SE has 5,739 MWe of gross capacity in 34 hydroelectric, two nuclear, two thermoelectric and two photovoltaic plants, according to the company website.

While SE spokeswoman Jana Burdová initially said they did not know the reasons for the police operation, while insisting the company cooperated, on July 24 she told the website vEnergetike.sk that the investigation pertains to the times before the privatisation in April 2006.

There are only two reasons why the police carried out the operation in Slovenské Elektrárne, security analyst Milan Žitný speculated for TASR on July 23: “Either it is linked to the privatisation from the times of ex-PM Mikuláš Dzurinda, which is of low probability, or it is linked to the actual possible change of the owner. All is open.”

According to Žitný, statements by Police President Tibor Gašpar from July 23 imply the investigation is targeted at the managing bodies and owners of SE, TASR reported.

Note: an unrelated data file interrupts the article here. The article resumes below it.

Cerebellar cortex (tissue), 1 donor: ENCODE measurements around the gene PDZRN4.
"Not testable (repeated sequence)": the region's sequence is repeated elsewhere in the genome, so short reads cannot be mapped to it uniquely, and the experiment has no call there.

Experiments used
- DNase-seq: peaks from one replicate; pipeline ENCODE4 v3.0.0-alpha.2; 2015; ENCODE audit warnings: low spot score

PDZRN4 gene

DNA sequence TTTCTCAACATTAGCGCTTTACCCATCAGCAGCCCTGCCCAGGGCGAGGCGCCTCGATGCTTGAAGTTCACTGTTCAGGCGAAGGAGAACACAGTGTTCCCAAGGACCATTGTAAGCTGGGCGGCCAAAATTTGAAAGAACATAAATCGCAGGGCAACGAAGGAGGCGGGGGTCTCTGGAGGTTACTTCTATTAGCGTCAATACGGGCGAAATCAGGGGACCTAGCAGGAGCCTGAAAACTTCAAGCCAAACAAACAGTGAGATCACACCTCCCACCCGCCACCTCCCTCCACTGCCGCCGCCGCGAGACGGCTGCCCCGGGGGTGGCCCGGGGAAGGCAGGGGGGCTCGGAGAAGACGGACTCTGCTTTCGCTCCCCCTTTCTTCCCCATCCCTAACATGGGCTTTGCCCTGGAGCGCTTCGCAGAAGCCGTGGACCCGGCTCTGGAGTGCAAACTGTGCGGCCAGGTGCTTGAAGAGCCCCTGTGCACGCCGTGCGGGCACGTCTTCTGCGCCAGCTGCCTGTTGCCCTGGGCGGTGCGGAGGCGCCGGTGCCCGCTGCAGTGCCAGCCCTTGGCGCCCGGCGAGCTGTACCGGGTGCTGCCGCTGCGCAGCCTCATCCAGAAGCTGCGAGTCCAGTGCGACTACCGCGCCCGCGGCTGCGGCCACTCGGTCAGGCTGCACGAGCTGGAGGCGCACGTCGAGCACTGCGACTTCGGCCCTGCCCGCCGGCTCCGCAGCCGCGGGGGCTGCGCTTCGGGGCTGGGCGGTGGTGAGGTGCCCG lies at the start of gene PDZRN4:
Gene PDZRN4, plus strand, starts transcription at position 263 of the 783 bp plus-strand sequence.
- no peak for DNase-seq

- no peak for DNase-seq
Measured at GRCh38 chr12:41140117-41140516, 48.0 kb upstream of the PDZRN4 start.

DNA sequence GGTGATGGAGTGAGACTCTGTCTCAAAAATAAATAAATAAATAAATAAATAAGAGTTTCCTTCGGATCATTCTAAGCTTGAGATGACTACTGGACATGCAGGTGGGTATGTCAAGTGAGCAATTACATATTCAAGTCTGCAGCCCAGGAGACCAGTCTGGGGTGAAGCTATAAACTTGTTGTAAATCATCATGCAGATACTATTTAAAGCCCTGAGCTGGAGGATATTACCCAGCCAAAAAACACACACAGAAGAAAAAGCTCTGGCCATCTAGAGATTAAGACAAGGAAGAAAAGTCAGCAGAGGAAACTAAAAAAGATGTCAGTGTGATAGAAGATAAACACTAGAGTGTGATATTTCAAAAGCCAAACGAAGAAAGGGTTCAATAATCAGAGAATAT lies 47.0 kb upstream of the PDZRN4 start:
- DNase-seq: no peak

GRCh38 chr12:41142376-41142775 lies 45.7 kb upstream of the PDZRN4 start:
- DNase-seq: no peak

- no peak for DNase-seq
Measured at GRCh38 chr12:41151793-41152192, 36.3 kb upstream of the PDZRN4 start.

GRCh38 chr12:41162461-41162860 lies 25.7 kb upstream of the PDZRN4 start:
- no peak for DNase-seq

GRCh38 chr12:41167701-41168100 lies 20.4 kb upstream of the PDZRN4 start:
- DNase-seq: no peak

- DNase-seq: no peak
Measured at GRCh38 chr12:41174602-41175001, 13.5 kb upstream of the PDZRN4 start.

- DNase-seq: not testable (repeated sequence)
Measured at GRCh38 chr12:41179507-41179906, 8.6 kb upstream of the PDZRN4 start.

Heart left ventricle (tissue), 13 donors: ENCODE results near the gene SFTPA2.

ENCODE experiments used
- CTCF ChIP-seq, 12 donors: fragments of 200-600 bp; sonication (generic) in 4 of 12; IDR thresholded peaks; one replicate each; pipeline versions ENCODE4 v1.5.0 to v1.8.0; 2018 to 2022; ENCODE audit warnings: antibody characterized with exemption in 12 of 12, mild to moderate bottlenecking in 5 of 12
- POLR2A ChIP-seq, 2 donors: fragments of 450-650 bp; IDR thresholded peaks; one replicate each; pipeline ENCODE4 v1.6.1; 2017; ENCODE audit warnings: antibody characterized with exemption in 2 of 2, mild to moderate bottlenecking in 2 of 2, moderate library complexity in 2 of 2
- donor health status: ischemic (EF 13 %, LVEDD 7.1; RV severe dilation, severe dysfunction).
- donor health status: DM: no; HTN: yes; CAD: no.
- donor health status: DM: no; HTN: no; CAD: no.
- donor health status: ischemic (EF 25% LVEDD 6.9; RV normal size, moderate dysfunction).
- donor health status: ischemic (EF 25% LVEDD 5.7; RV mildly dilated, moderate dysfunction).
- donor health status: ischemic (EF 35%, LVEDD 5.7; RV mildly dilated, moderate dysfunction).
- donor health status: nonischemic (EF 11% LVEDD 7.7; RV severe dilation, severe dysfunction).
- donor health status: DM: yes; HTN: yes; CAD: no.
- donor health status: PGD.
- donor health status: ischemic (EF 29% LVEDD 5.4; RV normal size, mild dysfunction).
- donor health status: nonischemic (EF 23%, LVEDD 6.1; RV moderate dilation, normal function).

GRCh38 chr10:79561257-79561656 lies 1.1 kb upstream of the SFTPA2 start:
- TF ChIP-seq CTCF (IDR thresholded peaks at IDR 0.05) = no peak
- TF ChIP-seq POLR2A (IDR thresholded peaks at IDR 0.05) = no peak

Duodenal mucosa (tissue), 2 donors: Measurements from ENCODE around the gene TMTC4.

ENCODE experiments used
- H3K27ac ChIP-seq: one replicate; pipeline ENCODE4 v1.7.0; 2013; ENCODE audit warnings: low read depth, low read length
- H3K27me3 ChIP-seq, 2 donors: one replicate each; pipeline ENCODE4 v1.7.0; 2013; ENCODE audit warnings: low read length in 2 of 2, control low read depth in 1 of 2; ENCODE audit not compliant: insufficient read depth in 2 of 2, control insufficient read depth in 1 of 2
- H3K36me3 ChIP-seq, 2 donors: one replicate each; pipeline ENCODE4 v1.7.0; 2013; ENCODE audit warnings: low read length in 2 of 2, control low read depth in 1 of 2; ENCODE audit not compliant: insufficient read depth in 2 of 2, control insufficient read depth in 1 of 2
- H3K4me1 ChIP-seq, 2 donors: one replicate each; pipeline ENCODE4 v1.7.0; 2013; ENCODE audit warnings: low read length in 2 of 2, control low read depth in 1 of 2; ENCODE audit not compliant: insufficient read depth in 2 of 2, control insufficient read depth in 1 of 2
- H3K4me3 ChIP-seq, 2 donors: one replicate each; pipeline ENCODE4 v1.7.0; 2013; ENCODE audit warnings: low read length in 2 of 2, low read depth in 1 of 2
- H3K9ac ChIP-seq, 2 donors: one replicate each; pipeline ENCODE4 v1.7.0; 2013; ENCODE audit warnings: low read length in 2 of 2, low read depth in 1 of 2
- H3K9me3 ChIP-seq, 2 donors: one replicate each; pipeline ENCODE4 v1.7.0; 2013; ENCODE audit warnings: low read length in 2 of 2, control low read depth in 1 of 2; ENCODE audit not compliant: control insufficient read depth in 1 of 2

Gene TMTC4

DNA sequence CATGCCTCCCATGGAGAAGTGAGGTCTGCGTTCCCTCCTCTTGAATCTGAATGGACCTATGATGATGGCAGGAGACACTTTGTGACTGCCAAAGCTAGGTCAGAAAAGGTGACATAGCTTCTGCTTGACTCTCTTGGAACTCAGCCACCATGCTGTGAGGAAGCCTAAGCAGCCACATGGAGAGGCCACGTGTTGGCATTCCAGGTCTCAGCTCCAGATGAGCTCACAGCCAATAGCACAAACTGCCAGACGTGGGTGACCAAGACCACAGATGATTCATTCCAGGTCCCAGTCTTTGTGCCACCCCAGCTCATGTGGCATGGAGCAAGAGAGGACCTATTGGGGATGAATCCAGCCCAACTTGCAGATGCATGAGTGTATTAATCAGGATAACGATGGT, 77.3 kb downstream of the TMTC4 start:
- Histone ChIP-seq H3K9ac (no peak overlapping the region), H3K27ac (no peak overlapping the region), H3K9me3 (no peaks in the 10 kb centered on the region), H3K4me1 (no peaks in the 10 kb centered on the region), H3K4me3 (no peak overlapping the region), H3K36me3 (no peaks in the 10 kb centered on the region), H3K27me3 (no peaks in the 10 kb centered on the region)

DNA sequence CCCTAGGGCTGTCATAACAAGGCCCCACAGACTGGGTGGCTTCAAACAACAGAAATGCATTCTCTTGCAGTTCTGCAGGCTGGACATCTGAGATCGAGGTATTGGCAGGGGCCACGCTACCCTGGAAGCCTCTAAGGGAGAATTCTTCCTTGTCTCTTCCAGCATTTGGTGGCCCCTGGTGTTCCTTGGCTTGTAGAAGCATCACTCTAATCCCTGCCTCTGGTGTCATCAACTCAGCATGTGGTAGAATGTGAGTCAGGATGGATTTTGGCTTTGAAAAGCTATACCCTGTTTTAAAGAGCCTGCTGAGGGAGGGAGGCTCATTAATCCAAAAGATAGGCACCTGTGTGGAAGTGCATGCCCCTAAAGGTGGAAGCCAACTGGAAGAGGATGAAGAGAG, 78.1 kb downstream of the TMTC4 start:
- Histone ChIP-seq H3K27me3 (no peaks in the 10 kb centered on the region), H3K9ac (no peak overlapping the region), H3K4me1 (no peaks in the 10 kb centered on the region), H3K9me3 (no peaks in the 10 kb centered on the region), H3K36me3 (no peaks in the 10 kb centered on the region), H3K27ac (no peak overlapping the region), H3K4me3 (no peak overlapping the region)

The Sme daily reported that the so-called Gorilla File, a lengthy documentation of a Slovak Information Service (SIS) surveillance operation that dates from the same 2005-2006 period that the privatisation of SE was underway, includes a discussion pertaining to dealings around what was still then a state-run firm.

Sme reported that in order for the Italians to sell their stake in SE, a dispute with the state should be wrapped up on whether any of the parties owes the other any outstanding money within the 2006 privatisation deal.

“If Enel fails to strike an agreement with the state over the issue, it might lower the price of the power utility in the potential buyer,” Sme speculated in its July 24 issue, adding that the core of the dispute is a roughly €200 million reserve fund intended for decommissioning the nuclear power plants and other specific purposes. “Since finally the firm needed less than this, Enel should pay extra money for that now to the state,” Sme continued.

Sme, however, also noted that the state had already promised Enel that it would wrap up the privatisation, and afterwards not ask for extra cash. Prime Minister Robert Fico signed a memorandum with the Italians over the issue in 2008. Nevertheless, the next government of Iveta Radičová ordered an analysis from the firm TPA Horwath, which concluded that the state could request that Enel pay back some €220 million. The audit assessed SE financial statements from April 2006 – the month that Enel became the majority shareholder of SE – according to the SITA newswire, and concluded that Enel may have underpaid for its stake in SE.